The report said that CEE countries should be able to adopt use the euro without full eurozone membership
The Financial Times cited a confidential report from theInternational Monetary fund that argued CEE countries should be given a kind ofquasi-membership by being allowed to use the euro without meeting theMaastricht criteria but being unable to hold a seat in the European CentralBank.
The currencies of the three Baltic states, along with thatof Bulgaria, are pegged to the euro. There has recently been widespread speculationabout the ability of the countries to maintain the peg as the economicsituation worsens. The countries have all insisted that they will be able tomaintain the pegs.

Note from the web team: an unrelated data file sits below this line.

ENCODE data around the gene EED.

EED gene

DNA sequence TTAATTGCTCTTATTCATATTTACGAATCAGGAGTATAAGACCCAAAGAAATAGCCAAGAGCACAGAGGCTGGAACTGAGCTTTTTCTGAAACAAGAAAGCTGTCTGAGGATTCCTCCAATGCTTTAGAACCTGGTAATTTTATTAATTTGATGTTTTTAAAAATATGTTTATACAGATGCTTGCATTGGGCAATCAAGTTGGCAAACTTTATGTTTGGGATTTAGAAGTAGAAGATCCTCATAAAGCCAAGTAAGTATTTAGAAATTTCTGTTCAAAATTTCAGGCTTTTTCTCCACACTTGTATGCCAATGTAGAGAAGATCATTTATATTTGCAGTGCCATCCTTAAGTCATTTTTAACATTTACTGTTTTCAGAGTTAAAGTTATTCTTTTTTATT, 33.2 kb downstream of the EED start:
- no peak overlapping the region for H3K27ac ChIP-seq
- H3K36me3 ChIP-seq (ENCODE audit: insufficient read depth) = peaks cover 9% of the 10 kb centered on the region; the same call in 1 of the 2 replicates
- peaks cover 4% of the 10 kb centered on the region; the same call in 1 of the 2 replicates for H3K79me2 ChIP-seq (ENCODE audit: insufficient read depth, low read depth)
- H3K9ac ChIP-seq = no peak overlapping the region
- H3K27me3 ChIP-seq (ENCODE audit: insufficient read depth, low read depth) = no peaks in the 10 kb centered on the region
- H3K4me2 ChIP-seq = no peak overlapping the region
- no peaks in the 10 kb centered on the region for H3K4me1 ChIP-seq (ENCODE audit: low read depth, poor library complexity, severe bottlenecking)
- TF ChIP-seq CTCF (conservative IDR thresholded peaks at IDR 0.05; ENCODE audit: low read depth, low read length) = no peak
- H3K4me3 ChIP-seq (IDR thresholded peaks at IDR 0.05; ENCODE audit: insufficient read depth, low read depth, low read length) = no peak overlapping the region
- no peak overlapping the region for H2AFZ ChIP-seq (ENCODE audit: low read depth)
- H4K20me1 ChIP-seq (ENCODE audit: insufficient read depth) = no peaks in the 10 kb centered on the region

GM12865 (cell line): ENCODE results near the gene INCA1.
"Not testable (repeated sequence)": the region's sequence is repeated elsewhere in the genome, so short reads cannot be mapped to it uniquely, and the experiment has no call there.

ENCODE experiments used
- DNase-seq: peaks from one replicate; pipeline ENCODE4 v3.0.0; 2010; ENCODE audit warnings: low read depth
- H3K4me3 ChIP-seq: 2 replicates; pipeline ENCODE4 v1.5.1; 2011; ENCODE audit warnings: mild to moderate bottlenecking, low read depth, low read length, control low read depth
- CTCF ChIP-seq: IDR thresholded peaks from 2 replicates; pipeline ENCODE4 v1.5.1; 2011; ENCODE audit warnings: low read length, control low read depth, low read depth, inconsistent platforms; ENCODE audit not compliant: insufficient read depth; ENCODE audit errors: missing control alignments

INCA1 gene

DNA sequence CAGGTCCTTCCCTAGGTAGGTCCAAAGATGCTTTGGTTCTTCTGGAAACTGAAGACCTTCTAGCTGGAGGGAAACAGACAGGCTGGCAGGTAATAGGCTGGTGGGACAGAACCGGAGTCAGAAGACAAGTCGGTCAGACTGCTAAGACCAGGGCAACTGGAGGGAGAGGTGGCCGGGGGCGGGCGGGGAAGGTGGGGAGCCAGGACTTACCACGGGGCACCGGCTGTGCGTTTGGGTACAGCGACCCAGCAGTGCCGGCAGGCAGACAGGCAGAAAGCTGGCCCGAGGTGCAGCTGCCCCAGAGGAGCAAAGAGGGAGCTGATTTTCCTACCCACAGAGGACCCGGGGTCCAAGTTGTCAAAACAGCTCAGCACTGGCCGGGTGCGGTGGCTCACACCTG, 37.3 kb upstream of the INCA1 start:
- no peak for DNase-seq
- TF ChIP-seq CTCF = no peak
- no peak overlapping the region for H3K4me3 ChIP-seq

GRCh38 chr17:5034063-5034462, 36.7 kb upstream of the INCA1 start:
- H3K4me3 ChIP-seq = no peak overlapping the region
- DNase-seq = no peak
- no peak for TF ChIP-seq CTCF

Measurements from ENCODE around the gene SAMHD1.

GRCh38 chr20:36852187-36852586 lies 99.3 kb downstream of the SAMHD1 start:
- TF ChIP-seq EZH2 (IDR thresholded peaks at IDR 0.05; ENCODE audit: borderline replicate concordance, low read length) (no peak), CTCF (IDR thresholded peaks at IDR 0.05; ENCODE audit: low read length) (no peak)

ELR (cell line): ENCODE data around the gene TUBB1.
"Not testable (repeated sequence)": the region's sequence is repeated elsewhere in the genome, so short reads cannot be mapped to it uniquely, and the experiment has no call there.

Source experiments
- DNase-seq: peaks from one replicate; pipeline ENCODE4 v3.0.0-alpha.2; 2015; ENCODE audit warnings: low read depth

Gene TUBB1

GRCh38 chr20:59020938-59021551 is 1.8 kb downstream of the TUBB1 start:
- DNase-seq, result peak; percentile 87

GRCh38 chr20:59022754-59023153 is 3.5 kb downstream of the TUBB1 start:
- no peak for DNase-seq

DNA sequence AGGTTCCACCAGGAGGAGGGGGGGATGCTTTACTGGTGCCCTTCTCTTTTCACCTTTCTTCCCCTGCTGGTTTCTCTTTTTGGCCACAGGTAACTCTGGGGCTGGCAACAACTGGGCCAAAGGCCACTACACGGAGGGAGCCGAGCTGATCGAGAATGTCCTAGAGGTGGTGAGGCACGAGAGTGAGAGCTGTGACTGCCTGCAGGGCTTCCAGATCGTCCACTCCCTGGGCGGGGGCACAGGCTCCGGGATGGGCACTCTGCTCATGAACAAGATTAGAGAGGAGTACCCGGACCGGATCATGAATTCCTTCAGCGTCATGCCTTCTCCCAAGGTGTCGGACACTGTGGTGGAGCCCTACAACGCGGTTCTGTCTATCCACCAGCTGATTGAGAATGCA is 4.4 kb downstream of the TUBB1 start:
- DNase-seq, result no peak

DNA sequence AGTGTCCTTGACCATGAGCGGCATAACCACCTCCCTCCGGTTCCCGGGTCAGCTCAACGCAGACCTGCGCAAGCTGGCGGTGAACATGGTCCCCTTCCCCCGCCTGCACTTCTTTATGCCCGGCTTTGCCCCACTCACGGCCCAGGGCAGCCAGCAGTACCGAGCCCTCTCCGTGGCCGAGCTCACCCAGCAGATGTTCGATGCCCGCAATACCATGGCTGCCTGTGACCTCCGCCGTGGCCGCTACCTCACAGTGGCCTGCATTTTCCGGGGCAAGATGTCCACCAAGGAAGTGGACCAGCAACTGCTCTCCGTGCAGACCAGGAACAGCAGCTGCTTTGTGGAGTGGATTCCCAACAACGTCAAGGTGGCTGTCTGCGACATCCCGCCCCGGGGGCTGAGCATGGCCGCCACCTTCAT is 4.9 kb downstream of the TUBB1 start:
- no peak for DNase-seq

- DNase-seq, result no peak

"For countries in the EU, 'euroisation' offers the largest benefitsin terms of resolving the foreign currency debt overhang (accumulation), removing uncertainty and restoring confidence," the IMF reportedly said.
The report cited by the Financial Times, however, is a monthold and has been ill-received by authorities in the European Union.
Furthermore, many analysts say that the recommendation isnot realistic and that it has likely been trumped by decisions made to supportthe countries at the recent G20 meeting.
"If it does exist, this could be a document that was used toprovide an incentive to EU leaders to push them and help them realise howserious the situation is in central and Eastern Europe," Simon Quijano-Evans,CEE Economist at Cheuvreux, was reported as saying by Reuters news agency.